James Brown may be many things, including a septuagenarian, the hardest-working man in show business, an expert on the effects of PCP on a fugitive's perception, and the godfather of soul. He also knows that this is "a man's, man's, man's world." It's as true of Mr Brown's showbiz world as it is of London's design scene in the year 2006.
"It's a boys' network, isn't it?" says Nicole Kapitza matter-of-factly in the East London studio she shares with her sister Petra. "In college, it's probably more like 50/50, or more women, and the same applies to freelance," adds Petra. "But if you go to companies, the design world is so male dominated. I don't know where all the women are - I think it's difficult for women to even climb up the ladder."
Don't get them wrong, the Kapitzas are certainly not bitter or disaffected stirrers of discontent. They are simply making an observation built on their time spent training and working in London and Berlin at a range of companies including the BBC, MTV, Berlin's PixelPark, London's Oven Digital and, now, their own company, Kapitza, located just a stone's throw from the famed Brick Lane.
"It was one of the reasons we started the company," Nicole explains. "We thought, you can't get the good jobs. You're running up against the wall. It gets you down."
The decision to set up on their own was not taken lightly. Both sisters had been collaborating together for years before the company kicked off in 2004. In the early 1990s, as Nicole was studying in Stuttgart, Petra was enrolling at Hackney's Cordwainer College, one of the few places on earth where you can study shoe design. But Petra found the field restrictive, so she moved on to Camberwell College of Art.
Having attained the equivalent of an MA at Stuttgart's Academy of Art and Design, Nicole arrived in London and also studied for a year at Camberwell. "Camberwell was very influential," she says. "The education I had [in Germany] was very rigid. I had to learn everything from scratch and it was very technical, whereas Camberwell was just about ideas. It freed up my way of thinking, and my work completely changed. I did illustration again."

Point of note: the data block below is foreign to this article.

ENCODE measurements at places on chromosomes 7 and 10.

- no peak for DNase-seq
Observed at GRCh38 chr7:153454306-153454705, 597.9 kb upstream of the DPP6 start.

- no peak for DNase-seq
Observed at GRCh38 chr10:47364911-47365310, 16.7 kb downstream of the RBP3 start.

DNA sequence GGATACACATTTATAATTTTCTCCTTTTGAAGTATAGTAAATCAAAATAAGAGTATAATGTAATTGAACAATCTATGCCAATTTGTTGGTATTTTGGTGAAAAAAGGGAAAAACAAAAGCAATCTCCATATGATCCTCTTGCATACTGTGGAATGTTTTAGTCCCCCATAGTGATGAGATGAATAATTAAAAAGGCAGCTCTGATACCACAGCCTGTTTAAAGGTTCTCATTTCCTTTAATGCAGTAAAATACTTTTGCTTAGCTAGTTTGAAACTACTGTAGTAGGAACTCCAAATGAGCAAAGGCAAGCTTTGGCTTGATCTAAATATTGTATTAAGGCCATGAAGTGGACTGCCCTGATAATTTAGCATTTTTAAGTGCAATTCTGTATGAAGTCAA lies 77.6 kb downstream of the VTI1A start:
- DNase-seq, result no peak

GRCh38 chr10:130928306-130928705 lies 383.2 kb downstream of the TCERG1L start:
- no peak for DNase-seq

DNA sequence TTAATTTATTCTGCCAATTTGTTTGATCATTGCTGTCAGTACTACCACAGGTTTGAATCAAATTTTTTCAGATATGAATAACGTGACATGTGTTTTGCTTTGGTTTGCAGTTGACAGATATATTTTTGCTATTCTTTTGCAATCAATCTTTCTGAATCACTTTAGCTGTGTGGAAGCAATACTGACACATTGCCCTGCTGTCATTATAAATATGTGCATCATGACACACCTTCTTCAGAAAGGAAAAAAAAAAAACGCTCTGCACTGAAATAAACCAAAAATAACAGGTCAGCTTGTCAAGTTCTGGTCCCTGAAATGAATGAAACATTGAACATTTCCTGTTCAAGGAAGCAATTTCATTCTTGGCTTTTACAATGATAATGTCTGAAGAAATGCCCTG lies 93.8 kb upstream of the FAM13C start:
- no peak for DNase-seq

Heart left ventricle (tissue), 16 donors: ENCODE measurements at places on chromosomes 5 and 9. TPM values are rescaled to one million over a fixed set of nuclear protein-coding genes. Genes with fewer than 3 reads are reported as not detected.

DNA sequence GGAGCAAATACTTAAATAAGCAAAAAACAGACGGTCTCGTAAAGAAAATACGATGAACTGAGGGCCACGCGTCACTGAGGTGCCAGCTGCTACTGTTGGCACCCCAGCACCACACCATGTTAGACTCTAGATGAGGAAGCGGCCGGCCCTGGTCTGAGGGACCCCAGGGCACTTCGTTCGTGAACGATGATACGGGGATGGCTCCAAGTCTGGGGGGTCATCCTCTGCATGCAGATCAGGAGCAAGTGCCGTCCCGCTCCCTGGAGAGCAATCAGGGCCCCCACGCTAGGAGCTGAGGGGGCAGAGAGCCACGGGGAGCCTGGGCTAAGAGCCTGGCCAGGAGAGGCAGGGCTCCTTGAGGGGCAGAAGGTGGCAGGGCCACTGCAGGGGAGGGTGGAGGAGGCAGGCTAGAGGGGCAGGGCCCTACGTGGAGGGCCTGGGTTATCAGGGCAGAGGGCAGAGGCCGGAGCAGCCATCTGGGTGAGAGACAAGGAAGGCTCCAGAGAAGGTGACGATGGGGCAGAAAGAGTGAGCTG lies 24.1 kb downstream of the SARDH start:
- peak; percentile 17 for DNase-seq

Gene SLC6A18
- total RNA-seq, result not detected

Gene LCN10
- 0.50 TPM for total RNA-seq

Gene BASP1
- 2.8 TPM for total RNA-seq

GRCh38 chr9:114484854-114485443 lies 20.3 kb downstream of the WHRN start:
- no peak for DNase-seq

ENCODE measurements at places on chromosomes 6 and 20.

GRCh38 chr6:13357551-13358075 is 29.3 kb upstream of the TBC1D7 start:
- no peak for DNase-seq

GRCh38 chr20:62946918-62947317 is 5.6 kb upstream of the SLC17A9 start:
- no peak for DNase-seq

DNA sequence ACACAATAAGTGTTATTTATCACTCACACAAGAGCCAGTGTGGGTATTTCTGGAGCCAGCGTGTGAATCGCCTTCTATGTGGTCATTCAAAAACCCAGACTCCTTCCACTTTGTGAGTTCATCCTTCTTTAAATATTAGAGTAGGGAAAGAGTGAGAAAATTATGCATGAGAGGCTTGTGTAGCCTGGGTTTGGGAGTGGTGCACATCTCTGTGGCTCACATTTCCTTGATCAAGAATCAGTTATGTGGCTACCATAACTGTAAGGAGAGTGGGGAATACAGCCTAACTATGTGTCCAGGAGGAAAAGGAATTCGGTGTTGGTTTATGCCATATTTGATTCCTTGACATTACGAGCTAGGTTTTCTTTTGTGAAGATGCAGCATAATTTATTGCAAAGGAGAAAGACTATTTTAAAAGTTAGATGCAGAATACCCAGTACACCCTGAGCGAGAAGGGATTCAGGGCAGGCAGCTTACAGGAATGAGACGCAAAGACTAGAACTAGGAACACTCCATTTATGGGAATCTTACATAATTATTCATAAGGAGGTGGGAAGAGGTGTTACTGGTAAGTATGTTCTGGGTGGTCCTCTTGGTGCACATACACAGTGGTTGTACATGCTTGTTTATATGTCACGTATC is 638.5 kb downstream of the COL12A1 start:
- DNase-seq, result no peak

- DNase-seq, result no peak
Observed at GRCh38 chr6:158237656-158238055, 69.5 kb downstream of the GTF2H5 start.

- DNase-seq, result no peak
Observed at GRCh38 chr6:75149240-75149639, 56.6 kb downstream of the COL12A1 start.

"I really liked that, especially when you had to do a project in a day," adds Petra. "Sometimes it worked out really well, and other times you had a nightmare," Nicole continues: "For me it was a revelation - really inspiring."
It helped that both studied under Tomato's Dirk Van Dooren. "He would just do stuff," Nicole remembers. "Like Petra said. Just do it, whatever comes out. Do it first and then think about it. So it was very freeing for me."
After graduation both girls ended up at Berlin's influential PixelPark interactive design firm. "We were like pioneers," explains Nicole. Then, interactive design referred to CD-ROM rather than the internet. It was 1995, not long after Apple first introduced the PowerPC chip. "You could just try things out; no-one knew how to do it. You just had to figure it out," says Nicole.
A winning combination
But London beckoned. Petra was offered a job at MTV's design department, while Nicole began teaching new media at Camberwell College of Design. Then, during the early part of the decade, a flatmate of Nicole's asked her to design a book for a friend. The sisters decided to go ahead with the project, which in turn led to further work together.
"We have different strengths," says Nicole. "I'm the conceptual person. I really like thinking about different research and things, and typography as well, and Petra is more the illustrator. We talked about setting up together for years, and we always said, it's no good, we're sisters, we would fight all the time. But we didn't meet anybody else along the way that we wanted to work with so we gave it a try. In terms of work we don't fight at all."